The BBC experienced a real golden age for television horror during the late 1960s and 1970s. Almost every year seems to have produced an array of horror delights, ranging from ghost stories of all types to full blown, psychological nightmares. Though now over half of the series is missing from the archives, 1972’s horror anthology Dead of Night and its surviving three episodes represent a very typical but rewarding batch of television horror. It seems that various series, from Mysteries and Imagination, Omnibus, Play for Today and many others all started to collectively share writers, directors and most importantly, ideas allowing what looks to be from the outset an entire sub-genre of its own to form.
Don Taylor’s The Exorcism (broadcast 5th of November) is the first episode in the winter series and sets the tone for horror of the era. Two couples are having a dinner party in their country cottage (this is of course the 1970s) when strange events begin to hamper their middle-class evening. Interestingly, this is the one of three surviving episodes that is written and directed by the same person. With the exception of the series’ second episode, it is clear that this makes a huge difference. Taylor’s story is the only one on the disc that can fit under the banner of folk-horror, sharing parallels with Robin Redbreast (which also has Anna Cropper as an isolated woman), The Stone Tape and many other programs which evoke creatures through disturbance; in this case the refurbishment of a country cottage.
The Exorcism has a number of wonderful moments as well as some entertaining period features. While the atmosphere becomes more and more suspenseful as the cottage seems to become possessed, it is still extremely difficult for one to ignore and not get distracted by Clive Swift and Sylvia Kay’s hyper-1970s clothing. Swift also brings to mind his role as Dr. Black in two of the BBC Ghost stories, making the series feel part of a natural family. The second episode, Return Flight by Rodney Bennett (broadcast 12th of November), adds to this collective feel by having more links to Doctor Who than perhaps any other program outside of Blake’s 7.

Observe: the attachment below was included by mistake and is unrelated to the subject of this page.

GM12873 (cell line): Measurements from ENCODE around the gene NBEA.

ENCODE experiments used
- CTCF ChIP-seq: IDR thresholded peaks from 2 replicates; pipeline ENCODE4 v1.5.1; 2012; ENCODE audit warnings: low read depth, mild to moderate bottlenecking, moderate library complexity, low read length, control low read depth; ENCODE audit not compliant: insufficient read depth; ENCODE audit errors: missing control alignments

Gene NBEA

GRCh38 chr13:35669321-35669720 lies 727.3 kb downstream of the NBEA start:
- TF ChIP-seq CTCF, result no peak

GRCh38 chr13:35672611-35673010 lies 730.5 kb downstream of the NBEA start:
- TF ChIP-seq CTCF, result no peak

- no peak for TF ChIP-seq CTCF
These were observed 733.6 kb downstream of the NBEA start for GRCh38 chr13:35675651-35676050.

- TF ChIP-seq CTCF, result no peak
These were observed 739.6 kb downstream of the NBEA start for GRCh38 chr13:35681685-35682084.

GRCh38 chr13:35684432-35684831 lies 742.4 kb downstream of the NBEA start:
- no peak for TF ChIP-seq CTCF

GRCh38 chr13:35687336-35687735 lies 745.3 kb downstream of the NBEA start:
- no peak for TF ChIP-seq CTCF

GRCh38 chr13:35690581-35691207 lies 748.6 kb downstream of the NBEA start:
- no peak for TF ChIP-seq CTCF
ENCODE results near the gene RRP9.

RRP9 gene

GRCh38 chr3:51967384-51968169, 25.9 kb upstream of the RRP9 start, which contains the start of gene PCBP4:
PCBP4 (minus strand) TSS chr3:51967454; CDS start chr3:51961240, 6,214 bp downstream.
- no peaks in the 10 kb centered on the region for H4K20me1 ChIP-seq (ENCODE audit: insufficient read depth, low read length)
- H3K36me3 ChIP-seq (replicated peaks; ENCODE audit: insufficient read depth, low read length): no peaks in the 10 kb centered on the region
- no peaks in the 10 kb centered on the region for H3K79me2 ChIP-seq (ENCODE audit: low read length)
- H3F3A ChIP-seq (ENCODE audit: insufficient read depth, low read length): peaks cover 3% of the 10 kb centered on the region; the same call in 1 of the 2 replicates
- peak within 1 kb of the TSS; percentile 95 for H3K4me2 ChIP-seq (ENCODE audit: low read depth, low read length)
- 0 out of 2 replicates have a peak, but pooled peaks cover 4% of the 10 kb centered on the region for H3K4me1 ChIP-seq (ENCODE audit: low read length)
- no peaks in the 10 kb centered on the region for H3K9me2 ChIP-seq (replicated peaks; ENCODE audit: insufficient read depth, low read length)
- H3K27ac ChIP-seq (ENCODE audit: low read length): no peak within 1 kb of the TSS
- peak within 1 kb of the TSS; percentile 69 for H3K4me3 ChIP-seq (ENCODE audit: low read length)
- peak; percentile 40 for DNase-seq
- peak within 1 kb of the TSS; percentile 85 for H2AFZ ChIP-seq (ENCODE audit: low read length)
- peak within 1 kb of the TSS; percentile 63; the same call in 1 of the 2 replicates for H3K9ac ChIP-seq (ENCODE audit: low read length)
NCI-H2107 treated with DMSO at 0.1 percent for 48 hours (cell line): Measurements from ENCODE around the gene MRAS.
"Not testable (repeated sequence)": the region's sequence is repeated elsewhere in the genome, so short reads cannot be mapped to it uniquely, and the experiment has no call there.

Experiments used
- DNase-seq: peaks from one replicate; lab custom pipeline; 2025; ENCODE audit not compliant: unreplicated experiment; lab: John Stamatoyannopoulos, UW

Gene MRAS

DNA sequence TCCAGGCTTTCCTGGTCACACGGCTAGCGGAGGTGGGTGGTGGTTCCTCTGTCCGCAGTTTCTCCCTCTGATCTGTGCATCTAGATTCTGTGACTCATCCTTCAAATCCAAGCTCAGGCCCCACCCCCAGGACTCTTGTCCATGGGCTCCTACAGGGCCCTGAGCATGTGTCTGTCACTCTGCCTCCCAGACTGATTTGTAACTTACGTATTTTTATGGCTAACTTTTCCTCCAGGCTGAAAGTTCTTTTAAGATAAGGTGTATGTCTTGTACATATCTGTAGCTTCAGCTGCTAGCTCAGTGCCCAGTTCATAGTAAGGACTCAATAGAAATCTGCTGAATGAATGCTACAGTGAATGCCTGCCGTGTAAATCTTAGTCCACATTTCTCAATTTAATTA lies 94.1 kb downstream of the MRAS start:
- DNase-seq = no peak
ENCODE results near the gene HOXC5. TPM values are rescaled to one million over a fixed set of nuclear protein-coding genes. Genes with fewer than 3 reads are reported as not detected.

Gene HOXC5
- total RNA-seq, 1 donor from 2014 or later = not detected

Return Flight, contrary to attention given to A Woman Sobbing, is the strongest of the surviving episodes. Peter Barkworth (Leader Clent to Who fans) plays an aircraft pilot under psychological pressure after the death of his wife and his apparent visions of a Second World War Lancaster Bomber as he is flying. The story is by Robert Holmes who needs no introduction for followers of the good Doctor. His working relationship with Rodney Bennett is well documented and it shows splendidly in this layered and highly ambiguous tale of hallucinations and escaping the past.
Out of the three stories Return Flight has aged the least, with little to indicate its era other than the obvious, multi-camera studio its filmed in. The colours are as muted as its main character, hiding behind the obvious stress of his life while seeming to be haunted by the generation of RAF pilots that took all of the glory and attention he missed out on. It’s also a sad tale, more mature than either story beside it and a surprisingly touching piece of work from the usually malevolent Holmes.
The final episode of the series (not counting The Stone Tape which, though made by the same team, was not released as part of the series) is Paul Ciappessoni’s A Woman Sobbing (broadcast 17th of December). With a script by John Bowen who penned the previously mentioned Robin Redbreast, it carries an interesting feminist theme alongside its ghost story. Like all of the stories here, the supernatural presence is ambiguous, potentially being dreamt up in the psyche of its main character. The story presents 1970s Britain as deeply misogynistic (which is pretty accurate) and the haunting as being a feminist problem with the ghost of a sobbing women above a bedroom only being heard by women.
There is a strange clash between the direction and the story itself. Ciappessoni’s style seems like an odd juxtaposition against Bowen’s story; constantly undecided as to whether it wants to address Bowen’s themes or go for a straightforward ghost story. In the end, it goes for neither and ends up being a satisfactory, but flawed story of cyclic hauntings and its connections to sexism.
The release itself has a few interesting, if slightly depressing curious. A gallery of stills from some of the missing episodes are available as well as PDF files of the scripts (sadly not available on this screener). While it’s sad to find yet more of Innes Lloyd’s (producer of Doctor Who between 1966 and 1968) work to be missing from the archives, making him one of the most hurt creative figure in the archive culls of the 1970s, the release is a testament to his ingenuity, the format of 1970s television horror and its effectiveness for dark, winter time viewing.
BBC Dead of Night is released by the BFI on the 28th of October.